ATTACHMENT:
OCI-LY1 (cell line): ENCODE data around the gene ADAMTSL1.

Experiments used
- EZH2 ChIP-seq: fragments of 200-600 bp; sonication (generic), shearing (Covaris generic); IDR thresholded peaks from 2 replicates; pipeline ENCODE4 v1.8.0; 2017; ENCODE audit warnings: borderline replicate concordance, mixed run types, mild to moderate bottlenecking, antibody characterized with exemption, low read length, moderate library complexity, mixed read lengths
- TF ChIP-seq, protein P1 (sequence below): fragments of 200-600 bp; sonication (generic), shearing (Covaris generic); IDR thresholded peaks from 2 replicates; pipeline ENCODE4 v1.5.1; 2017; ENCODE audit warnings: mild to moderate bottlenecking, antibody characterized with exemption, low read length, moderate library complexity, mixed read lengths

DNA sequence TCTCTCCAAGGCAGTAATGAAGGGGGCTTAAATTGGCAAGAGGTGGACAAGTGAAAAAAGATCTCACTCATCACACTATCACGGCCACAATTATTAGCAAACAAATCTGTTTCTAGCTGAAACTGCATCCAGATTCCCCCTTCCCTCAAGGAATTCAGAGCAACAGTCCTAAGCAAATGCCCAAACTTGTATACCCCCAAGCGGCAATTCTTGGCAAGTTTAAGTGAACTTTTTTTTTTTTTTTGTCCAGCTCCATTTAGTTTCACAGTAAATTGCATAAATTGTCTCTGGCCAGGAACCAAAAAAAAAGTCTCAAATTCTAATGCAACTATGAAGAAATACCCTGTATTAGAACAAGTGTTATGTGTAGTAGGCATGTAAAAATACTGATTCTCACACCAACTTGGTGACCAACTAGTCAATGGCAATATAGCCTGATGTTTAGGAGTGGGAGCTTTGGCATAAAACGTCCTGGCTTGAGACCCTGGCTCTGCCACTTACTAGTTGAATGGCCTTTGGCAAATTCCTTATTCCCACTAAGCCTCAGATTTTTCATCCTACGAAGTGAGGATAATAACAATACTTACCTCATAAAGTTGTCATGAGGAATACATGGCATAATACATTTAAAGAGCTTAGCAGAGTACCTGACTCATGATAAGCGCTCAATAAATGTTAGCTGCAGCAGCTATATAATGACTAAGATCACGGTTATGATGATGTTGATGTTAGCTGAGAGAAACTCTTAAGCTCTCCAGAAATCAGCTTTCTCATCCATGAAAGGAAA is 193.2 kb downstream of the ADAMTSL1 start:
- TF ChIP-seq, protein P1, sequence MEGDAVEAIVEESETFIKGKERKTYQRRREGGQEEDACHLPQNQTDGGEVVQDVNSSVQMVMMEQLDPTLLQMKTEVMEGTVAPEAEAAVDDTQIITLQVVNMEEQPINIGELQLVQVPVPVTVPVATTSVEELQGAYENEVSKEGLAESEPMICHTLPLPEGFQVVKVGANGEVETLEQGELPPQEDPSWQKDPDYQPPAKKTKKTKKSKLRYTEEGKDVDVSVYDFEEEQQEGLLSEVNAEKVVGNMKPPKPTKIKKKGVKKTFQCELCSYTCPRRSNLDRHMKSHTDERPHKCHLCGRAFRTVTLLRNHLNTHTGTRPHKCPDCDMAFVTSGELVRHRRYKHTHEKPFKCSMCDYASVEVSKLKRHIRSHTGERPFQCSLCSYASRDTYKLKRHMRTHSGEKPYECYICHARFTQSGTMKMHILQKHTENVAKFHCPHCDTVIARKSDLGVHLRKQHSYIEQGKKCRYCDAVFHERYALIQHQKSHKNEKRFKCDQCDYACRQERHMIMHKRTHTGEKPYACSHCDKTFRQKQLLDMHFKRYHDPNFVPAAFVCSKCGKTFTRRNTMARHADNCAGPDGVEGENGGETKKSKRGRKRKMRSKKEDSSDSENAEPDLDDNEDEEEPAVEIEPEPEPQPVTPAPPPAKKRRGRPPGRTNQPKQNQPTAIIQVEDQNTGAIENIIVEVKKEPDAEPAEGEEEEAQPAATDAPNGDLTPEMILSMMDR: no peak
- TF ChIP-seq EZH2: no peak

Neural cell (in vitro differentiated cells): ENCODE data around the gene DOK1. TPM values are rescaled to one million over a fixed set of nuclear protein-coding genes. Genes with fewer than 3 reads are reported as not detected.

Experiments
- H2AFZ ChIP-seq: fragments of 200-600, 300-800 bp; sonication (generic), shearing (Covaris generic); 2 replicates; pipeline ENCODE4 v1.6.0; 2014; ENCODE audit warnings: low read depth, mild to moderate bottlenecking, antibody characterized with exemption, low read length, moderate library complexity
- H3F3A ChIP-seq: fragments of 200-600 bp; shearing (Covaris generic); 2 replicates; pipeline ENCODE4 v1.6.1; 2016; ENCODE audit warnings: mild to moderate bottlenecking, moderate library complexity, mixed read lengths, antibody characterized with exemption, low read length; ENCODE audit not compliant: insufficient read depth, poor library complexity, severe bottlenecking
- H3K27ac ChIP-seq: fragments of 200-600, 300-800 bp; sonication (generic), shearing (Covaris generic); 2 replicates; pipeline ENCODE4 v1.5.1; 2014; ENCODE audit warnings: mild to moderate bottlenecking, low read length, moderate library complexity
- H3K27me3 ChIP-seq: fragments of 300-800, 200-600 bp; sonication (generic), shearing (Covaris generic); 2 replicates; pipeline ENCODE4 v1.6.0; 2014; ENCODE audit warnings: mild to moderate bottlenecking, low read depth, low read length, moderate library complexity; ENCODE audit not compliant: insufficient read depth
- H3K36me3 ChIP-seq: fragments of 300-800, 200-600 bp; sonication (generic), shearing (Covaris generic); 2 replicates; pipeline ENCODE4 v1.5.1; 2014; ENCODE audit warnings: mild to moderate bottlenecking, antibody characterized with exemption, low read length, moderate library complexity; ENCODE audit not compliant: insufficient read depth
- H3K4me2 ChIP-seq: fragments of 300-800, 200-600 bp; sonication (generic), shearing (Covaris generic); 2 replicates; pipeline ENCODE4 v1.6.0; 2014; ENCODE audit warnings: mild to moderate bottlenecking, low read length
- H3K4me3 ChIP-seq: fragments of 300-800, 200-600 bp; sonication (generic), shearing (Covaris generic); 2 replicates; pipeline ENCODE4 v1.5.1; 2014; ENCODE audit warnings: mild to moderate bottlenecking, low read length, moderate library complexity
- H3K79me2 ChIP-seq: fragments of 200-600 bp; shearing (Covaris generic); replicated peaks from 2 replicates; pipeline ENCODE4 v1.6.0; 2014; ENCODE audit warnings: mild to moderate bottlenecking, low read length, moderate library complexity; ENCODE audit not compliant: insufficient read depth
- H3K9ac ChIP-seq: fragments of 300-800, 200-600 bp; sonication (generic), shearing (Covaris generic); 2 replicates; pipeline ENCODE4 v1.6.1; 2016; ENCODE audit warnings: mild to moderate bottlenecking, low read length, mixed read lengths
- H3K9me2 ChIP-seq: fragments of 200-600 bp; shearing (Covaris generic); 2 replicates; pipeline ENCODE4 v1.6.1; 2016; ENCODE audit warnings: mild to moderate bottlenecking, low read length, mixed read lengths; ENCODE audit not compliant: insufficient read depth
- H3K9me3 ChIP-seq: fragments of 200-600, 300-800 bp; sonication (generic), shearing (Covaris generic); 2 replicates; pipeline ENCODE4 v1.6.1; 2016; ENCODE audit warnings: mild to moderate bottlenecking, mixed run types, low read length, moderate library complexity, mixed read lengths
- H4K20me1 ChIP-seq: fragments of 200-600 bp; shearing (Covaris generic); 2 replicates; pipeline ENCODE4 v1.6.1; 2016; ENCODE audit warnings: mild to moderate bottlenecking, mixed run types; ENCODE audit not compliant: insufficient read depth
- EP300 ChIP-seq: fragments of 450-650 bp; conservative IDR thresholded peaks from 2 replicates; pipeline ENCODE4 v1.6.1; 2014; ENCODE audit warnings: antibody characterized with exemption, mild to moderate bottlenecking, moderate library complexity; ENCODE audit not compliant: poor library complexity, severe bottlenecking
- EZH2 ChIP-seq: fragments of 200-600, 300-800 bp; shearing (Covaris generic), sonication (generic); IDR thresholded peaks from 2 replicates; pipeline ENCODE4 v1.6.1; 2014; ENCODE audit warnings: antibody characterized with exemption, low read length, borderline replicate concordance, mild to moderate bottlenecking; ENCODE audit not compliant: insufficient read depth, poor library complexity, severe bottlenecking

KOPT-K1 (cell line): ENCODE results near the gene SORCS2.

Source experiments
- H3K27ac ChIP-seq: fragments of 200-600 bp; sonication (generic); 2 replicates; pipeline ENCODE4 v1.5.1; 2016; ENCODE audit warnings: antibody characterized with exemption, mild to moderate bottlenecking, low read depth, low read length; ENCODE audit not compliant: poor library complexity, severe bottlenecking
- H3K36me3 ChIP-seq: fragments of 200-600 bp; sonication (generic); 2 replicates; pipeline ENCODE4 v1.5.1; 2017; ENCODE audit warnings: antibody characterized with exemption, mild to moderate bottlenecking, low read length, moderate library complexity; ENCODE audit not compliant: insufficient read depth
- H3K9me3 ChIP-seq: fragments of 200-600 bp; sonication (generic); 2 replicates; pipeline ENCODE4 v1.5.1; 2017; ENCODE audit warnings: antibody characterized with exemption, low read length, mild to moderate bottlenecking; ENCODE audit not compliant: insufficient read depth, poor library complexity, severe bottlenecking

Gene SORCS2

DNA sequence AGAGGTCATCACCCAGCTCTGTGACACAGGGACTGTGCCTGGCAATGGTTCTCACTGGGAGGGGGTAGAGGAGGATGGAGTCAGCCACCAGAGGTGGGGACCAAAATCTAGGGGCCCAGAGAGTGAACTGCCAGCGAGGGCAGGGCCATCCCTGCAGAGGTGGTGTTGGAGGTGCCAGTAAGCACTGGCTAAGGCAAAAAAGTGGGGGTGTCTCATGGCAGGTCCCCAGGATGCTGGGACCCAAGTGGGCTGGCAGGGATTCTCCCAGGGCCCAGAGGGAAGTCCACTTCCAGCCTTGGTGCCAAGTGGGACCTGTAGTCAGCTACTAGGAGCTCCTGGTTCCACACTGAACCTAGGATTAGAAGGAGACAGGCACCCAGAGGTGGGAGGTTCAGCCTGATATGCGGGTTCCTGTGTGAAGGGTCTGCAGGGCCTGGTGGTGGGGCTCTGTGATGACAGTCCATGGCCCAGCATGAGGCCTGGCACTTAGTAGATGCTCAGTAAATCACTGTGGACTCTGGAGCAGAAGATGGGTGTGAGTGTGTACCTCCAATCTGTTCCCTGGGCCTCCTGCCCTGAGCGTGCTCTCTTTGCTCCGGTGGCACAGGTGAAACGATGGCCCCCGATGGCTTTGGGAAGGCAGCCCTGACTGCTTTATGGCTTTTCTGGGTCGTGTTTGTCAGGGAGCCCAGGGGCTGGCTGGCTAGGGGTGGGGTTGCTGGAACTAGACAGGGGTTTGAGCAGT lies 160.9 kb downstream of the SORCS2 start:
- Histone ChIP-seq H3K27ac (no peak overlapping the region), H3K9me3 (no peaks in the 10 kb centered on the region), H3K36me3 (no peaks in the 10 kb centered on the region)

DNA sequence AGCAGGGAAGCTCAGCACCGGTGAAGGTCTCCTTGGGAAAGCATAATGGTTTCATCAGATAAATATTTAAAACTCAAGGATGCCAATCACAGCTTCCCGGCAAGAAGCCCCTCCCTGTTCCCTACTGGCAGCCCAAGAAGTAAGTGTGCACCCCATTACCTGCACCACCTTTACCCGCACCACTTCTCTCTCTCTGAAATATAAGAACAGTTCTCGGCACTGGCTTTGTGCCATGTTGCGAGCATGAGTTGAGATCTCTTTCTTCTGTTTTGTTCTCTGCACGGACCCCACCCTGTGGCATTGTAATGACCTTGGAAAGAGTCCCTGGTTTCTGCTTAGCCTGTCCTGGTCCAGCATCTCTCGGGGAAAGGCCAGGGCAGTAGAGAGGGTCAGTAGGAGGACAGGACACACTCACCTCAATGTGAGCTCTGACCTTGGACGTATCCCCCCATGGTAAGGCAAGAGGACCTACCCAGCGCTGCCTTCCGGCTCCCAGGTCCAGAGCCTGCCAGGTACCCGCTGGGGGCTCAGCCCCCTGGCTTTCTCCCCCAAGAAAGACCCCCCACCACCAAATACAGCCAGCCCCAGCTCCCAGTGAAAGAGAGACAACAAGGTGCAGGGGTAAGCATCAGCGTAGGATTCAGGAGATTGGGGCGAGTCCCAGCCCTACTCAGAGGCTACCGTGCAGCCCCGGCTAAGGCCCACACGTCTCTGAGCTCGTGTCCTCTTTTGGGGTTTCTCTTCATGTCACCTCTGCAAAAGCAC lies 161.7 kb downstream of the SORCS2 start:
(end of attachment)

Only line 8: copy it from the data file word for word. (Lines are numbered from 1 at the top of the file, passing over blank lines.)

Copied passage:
Neural cell (in vitro differentiated cells): ENCODE data around the gene DOK1. TPM values are rescaled to one million over a fixed set of nuclear protein-coding genes. Genes with fewer than 3 reads are reported as not detected.